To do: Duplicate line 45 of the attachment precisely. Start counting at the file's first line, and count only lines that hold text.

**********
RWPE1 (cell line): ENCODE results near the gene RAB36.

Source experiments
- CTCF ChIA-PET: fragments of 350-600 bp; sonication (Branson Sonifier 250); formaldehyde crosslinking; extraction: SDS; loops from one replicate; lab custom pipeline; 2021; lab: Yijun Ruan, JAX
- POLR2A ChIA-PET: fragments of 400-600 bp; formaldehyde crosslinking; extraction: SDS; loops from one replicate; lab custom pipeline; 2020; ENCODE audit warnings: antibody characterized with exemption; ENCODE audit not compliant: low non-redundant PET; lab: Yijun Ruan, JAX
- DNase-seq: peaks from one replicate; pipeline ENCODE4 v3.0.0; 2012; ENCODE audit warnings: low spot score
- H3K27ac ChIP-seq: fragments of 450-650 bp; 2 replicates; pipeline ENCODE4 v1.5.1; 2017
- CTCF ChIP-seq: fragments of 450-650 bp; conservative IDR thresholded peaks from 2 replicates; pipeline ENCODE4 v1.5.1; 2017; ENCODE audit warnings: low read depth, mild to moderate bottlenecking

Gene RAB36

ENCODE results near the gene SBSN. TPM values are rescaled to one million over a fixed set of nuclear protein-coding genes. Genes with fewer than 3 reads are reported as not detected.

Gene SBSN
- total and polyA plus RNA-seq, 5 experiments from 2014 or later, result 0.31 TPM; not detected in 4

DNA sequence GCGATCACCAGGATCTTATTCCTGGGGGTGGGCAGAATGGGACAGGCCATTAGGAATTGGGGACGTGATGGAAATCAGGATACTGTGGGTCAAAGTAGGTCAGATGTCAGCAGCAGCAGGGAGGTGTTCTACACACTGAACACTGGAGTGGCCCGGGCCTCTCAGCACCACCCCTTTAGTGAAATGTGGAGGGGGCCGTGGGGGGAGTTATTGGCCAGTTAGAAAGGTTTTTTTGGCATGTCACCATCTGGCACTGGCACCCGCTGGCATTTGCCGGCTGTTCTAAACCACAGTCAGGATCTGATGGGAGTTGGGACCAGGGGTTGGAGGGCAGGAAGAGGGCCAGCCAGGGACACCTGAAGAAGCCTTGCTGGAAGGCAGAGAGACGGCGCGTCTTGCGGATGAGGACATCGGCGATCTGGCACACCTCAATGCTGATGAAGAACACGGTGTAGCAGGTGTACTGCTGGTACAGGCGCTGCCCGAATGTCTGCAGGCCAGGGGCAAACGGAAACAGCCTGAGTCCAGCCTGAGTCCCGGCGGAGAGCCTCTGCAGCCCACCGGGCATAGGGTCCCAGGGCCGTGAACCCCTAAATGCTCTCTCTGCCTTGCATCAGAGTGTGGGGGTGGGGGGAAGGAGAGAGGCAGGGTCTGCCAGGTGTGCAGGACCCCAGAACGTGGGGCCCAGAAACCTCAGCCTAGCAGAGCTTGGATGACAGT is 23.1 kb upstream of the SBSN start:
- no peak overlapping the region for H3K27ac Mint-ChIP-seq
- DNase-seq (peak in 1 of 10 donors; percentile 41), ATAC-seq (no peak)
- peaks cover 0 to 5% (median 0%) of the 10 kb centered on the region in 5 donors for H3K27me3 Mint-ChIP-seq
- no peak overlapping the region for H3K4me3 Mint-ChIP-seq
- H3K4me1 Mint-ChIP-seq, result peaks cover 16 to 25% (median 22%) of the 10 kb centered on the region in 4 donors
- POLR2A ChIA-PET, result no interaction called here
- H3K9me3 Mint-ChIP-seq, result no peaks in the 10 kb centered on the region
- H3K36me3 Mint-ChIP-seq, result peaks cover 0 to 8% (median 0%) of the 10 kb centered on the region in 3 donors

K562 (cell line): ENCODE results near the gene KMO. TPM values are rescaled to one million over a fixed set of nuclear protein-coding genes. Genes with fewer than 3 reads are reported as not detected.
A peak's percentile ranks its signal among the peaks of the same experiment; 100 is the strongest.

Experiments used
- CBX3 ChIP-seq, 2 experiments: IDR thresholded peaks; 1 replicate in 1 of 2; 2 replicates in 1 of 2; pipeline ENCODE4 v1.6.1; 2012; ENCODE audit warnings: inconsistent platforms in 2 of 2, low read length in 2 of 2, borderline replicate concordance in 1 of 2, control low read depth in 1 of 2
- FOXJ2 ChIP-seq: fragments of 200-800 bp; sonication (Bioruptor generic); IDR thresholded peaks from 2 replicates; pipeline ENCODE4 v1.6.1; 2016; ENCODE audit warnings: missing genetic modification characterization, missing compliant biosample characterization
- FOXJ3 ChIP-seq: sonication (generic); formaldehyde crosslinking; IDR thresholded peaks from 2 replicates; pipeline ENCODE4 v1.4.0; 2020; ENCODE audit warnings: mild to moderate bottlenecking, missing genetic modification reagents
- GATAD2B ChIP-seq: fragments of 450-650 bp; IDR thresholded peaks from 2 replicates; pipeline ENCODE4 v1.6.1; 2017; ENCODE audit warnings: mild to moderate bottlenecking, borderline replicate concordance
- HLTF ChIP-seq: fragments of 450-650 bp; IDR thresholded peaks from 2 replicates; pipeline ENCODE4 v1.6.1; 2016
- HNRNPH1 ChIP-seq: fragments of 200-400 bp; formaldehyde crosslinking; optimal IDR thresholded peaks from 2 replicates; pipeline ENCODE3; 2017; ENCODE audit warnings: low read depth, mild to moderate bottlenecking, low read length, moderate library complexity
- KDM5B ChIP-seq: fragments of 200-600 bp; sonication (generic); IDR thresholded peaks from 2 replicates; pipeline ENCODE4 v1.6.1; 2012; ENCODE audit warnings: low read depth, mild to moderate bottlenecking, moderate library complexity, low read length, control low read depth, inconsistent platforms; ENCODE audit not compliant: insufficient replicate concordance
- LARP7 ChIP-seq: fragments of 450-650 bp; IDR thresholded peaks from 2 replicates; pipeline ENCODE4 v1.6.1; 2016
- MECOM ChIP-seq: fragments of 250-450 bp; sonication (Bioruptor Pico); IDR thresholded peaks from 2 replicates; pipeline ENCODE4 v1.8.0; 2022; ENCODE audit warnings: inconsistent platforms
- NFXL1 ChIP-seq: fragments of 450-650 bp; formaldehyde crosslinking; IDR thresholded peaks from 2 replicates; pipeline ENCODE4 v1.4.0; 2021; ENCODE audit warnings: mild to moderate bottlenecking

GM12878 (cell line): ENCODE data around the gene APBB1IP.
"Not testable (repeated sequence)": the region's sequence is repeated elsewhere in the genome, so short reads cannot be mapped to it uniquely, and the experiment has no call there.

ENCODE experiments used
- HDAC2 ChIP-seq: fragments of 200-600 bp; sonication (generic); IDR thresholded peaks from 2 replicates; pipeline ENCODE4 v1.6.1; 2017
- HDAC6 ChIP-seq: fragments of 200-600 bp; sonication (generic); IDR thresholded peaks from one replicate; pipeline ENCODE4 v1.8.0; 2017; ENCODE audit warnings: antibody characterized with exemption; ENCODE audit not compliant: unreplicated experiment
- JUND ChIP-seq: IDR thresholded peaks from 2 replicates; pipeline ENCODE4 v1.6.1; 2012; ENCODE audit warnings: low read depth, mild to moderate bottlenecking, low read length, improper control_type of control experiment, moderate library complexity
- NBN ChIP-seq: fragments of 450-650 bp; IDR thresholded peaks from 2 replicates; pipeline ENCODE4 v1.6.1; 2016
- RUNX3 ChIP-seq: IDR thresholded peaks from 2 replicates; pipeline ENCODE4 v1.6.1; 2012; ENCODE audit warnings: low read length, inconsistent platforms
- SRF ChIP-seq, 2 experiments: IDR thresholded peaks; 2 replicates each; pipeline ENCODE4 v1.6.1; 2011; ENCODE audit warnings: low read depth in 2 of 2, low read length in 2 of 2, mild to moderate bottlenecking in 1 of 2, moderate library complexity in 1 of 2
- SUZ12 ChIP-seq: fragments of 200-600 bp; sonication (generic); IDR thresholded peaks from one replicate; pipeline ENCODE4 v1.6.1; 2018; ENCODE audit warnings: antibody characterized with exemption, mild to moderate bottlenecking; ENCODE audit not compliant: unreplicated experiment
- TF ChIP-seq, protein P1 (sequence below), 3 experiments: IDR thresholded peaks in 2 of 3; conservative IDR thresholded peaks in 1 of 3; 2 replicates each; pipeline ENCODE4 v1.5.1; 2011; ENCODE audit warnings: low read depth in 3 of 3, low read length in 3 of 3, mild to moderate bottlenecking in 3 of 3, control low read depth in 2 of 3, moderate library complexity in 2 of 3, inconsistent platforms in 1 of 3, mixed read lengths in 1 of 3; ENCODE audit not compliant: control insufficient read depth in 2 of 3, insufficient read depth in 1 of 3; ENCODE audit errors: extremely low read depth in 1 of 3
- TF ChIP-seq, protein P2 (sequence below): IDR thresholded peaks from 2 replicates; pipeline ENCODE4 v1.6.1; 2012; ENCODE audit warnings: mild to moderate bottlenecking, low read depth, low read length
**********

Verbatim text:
- TF ChIP-seq, protein P2 (sequence below): IDR thresholded peaks from 2 replicates; pipeline ENCODE4 v1.6.1; 2012; ENCODE audit warnings: mild to moderate bottlenecking, low read depth, low read length